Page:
United States

Stock surrender and repurchase transaction lacked economic substance

Taxpayer scheme to avoid compensation income disallowed


The two business owner-employees involved in Austin v. Commissioner, T.C. Memo. 2017-69 sought to avoid tax on the vesting of their stock compensation. The Tax Court agreed with the IRS’ assertion that each employee had taxable income of about $45.7 million at the time their stock vested. Their efforts to avoid tax on this income were ineffective, and they were subject to a penalty due to their negligent failure to report the income.

Stock compensation vesting

An employee receiving stock as compensation is not immediately taxed on the receipt if the stock is subject to a “substantial risk of forfeiture” under the rules of section 83 of the Tax Code.  A condition of continued employment may constitute a substantial risk for forfeiture. Each business co-owner in the Austin case held his stock subject to a provision that he would forfeit 50 percent of its value if he voluntarily terminated their employment. This provision had a five year term and expired in 2004.

The stock therefore “vested” in 2004 (i.e., the rights to the stock were no longer contingent). About $45.7 million (nearly all of the value) of each co-owner’s shares exceeded his tax basis in the shares and represented taxable compensation income to him.

Stock surrender and repurchase

A few months after the co-owners’ stock vested in 2004, each co-owner entered into a surrender and repurchase agreement with the corporation. Each individual would surrender their existing shares and simultaneously repurchase shares in exchange for a promissory note. The repurchased shares were identical to the surrendered shares.

The purposes of the stock surrender and repurchase transaction was to avoid both taxable compensation income on the vested stock, and the resulting income tax and employment tax. The Tax court held that there were two reasons the arrangement did not achieve this purpose. First, the taxable compensation income was triggered before the arrangement was put in place. Second, the arrangement lacked economic substance.  

Taxable compensation income was triggered before the stock surrender and repurchase arrangement was put in place

The co-owners stock vested in January 2004. The stock surrender and repurchase arrangement was put into place in March 2004. The Tax Court found that because taxable compensation was received at vesting in January 2004, the March 2004 agreements could not change this tax result.

The stock surrender and repurchase arrangement lacked economic substance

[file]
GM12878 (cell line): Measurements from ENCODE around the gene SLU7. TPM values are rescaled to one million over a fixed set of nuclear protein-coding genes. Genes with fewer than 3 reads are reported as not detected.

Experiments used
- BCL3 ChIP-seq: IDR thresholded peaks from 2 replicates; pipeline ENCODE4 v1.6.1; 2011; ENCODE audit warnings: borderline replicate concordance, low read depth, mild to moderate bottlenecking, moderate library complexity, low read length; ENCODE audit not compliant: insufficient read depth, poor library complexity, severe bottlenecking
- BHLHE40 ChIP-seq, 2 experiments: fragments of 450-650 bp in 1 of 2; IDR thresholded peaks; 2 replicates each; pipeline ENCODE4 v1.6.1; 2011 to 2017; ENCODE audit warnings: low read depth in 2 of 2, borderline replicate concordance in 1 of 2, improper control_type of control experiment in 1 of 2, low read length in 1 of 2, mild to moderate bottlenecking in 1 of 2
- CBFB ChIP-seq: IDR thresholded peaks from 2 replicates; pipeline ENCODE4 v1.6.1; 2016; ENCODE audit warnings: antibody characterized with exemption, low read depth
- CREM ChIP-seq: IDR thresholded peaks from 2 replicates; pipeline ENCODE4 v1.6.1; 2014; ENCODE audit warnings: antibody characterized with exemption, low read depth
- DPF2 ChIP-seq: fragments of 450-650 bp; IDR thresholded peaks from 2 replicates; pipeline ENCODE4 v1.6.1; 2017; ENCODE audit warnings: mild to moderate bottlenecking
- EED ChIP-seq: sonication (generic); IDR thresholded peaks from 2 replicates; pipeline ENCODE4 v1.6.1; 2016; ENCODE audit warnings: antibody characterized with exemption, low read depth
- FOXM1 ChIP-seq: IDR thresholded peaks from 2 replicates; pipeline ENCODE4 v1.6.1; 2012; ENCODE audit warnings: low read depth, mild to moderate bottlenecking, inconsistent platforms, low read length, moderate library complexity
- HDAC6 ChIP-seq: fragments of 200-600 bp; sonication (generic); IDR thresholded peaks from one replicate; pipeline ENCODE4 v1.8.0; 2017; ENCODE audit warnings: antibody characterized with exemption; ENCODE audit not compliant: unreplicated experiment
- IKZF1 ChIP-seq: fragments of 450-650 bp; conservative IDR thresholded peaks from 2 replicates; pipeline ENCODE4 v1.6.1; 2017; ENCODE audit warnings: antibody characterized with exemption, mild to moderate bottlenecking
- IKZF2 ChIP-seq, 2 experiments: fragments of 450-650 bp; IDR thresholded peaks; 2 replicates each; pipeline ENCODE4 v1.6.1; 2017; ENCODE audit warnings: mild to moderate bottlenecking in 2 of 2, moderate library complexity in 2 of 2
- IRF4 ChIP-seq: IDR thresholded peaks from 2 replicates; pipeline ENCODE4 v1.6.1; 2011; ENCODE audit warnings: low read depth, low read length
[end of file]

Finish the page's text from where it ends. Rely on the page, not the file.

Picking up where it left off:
Further, the court held that even had the March surrender timely addressed the vesting concern, the scheme lacked econoimic substance with no business purpose for the surrender and repurchase other than tax avoidance or profit motive. The court applied the economic substance case law – the Tax Code now contains an economic substance rule, but the transaction at issue predates the statutory rule, so case law governed this issue.

The court applied the two-part economic substance test set out in Rice’s Toyota World, Inc. v. Commissioner, 752 F.2d 89 (4th Cir. 1985). The first part involved subjective determination of whether the taxpayers were motivated by no business purpose other than obtaining tax benefits when arranging the surrender and immediate repurchase of their shares. The court found here that the taxpayers’ agreements did not support a valid business purpose and the transaction was solely motivated for the purpose to avoid federal taxes.

The second part of the economic substance test involved an objective determination of whether a reasonable possibility of profit form the transaction existed apart from tax benefits. In essence, the question was whether the co-owners had a reasonable possibility of profiting from the surrender of their shares for zero consideration. Each co-owner surrendered shares he owned free and clear, and repurchased identical shares from the corporation in exchange for a promissory note. The court found that no rational person would incur over $41 million of indebtedness to acquire stock that they already owned; thus, the transaction lacked any reasonable possibility of profit.

Since the court found that the stock surrender and repurchase transaction lacked economic substance under both the subjective and objective tests, it held that the transaction lacked economic substance and should not be given its intended tax avoidance effect.  


The taxpayers here attempted to avoid taxable compensation income though a transaction the Tax Court found ineffective both because it was too late and because it lacked economic substance. As a result, the taxpayers face liability for tax and penalties.

There are straightforward lessons to learn from this case. One is to address potential tax issues before expiration of contract rights or entry into a transaction. Another is that transactions undertaken solely to achieve tax benefits should be approached cautiously if at all. To put these principles into practice, taxpayers should consult with their tax advisors.


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